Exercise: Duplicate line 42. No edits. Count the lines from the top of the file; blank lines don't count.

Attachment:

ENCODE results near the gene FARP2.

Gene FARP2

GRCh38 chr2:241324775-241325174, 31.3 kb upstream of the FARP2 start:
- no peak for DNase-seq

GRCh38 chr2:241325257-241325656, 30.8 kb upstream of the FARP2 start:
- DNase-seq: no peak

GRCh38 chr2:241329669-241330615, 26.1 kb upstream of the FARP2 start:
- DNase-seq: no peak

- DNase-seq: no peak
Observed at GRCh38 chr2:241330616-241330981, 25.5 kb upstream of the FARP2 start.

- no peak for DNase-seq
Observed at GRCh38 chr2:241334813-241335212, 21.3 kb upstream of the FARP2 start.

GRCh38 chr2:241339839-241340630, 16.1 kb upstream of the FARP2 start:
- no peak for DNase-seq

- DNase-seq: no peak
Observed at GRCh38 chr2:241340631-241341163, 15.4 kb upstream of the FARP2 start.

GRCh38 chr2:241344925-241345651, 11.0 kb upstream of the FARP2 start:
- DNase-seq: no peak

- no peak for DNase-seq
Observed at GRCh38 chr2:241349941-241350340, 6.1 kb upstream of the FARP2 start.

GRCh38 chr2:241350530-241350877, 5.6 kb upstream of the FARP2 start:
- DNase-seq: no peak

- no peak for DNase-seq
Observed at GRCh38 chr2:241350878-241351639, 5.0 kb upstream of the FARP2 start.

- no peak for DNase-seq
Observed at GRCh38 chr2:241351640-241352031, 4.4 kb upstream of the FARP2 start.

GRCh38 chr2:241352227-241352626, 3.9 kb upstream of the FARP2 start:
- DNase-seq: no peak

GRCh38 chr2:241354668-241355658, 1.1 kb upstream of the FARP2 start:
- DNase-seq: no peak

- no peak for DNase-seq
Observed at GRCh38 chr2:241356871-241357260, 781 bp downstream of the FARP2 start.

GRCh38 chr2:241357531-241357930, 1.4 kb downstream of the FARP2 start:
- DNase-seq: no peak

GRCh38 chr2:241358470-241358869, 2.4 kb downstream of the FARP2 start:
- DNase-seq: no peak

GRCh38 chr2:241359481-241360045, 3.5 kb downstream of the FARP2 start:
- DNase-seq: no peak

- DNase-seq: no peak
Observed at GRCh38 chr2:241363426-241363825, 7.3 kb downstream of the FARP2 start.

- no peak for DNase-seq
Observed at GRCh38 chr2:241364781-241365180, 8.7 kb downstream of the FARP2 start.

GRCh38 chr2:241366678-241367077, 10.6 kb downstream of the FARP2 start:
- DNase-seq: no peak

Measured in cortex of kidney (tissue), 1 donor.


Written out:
Observed at GRCh38 chr2:241364781-241365180, 8.7 kb downstream of the FARP2 start.